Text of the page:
Thursday, December 23, 2010

100 Strong for Teens in Foster Care

San Diego businessmen stand '100 Strong' for foster youths
Cadelago, Christopher. SignsOnSanDiego, Dec. 21, 2010.

ENCANTO — After spending more time in group homes than with relatives, this was supposed to be the year — finally — when the boy with blond shaggy hair and a soft spot for animals celebrated the holidays with a new family.

In the company of foster brothers and sisters, maybe he wouldn’t have to worry about being teased and punched. They’d exchange gifts and sit down to a festive dinner. Surrounded by family and friends, he said, maybe he wouldn’t feel so alone.

I “would have been in Carlsbad,” said Nicholas, 13, a resident at the Center for Positive Changes in Spring Valley. “But I got angry and did things I shouldn’t have … and they said I couldn’t live with that family … I worry that I’ll be in the system until I turn 18.”

On Sunday, Nicholas said he was skeptical when operators of the group home promised a holiday party with haircuts, gifts, lunch and the opportunity to network with business leaders for support, internships and eventually jobs.

“I’ve never had this before,” he said, shortly after arriving at Christmas on Imperial Avenue, the inaugural celebration sponsored by 100 Strong, a fledgling community group in southeastern San Diego. “I think that they are using the kindness of their hearts to give us these presents.”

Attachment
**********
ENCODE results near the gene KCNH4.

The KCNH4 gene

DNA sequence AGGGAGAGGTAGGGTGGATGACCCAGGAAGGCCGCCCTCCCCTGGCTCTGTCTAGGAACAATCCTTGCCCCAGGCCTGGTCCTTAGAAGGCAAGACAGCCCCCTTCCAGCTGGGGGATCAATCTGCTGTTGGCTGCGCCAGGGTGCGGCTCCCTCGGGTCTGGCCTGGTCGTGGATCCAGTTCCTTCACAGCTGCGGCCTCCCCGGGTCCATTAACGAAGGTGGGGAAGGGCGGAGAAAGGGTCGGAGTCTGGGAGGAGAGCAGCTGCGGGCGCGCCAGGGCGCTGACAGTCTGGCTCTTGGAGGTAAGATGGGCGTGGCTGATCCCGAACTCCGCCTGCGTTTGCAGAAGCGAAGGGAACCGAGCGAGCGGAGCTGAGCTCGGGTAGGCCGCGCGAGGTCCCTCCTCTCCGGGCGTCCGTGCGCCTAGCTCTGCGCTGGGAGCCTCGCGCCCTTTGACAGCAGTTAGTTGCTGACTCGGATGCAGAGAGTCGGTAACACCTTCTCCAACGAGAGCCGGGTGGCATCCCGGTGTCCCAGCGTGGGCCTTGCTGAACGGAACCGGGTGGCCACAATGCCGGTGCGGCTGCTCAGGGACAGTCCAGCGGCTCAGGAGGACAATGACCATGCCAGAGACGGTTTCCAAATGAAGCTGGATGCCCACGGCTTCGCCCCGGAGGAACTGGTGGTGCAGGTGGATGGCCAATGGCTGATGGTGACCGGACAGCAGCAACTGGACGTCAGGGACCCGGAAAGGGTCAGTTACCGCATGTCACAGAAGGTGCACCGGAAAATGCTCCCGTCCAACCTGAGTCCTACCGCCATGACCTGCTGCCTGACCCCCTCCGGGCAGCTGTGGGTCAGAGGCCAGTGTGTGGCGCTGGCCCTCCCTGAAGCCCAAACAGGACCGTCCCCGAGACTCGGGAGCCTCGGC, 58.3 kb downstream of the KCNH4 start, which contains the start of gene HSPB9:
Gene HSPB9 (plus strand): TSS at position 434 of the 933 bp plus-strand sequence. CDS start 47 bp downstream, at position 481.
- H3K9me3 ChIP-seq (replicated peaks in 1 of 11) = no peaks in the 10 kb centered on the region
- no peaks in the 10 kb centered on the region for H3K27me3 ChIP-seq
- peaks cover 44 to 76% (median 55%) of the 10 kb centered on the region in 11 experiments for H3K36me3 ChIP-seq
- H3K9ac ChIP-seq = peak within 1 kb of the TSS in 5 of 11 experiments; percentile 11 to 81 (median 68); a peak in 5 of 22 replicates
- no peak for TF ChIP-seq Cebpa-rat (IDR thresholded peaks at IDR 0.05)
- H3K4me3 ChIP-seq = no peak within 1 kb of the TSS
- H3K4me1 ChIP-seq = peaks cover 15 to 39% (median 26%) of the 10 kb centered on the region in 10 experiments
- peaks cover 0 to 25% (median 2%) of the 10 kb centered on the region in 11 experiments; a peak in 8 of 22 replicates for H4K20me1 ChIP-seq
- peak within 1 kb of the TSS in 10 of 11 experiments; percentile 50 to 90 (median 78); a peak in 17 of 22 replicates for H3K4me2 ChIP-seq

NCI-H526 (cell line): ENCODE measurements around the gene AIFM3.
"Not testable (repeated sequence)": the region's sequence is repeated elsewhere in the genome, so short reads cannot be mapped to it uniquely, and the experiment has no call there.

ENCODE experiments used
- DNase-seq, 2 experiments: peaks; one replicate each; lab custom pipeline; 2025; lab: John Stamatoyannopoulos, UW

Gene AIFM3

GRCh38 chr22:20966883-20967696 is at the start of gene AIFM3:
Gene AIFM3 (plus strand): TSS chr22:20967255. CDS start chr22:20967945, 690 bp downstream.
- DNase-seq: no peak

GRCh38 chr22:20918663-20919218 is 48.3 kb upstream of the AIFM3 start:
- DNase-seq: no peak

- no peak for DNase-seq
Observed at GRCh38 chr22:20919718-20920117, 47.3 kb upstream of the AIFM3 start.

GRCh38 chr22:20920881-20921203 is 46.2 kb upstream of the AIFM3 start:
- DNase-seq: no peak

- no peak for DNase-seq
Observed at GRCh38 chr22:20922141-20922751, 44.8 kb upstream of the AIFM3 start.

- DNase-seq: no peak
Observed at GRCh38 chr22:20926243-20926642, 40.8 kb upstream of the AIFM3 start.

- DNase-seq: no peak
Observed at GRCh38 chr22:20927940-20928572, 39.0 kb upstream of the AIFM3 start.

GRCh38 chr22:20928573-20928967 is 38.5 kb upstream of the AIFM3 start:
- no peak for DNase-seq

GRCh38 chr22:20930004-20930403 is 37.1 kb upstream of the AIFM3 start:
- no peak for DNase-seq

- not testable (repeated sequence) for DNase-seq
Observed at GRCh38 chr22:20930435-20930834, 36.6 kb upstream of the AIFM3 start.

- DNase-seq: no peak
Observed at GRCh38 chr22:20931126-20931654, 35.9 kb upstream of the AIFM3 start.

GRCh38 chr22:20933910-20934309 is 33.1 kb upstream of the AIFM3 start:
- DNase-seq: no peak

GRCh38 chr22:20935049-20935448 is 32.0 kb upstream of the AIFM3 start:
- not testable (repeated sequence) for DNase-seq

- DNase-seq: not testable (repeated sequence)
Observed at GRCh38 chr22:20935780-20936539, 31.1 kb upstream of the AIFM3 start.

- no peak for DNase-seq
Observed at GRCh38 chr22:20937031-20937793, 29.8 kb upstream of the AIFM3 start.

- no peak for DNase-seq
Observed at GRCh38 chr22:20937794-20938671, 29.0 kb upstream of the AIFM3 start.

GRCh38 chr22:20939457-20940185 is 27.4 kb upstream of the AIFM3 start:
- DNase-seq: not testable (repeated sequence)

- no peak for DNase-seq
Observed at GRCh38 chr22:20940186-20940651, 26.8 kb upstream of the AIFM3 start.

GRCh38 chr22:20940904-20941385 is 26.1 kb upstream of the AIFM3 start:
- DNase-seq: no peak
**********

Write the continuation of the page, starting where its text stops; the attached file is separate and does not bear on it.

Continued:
The collective of businessmen has spent months promoting positive change by investing 100 percent — “not 97, or 98, or 99 percent” — of their energy into the community, co-founder Mario Lewis said. They support street fairs for networking, provide job training and mentorship for youths, and, more recently, work to calm the neighborhood after a fatal shooting.

After the slaying of a 25-year-old man in Oak Park, 100 Strong called for a cease-fire, marching across parts of southeastern San Diego and renaming the intersection of Euclid and Imperial avenues “The Four Corners of Life.” (It had long been known as The Four Corners of Death.)

They’ve knocked on 687 doors in five months, organizing community patrols and trying to inspire people to look out for their neighbors. The efforts generated meetings with county health officials to explore new initiatives to fight physiological problems and childhood obesity.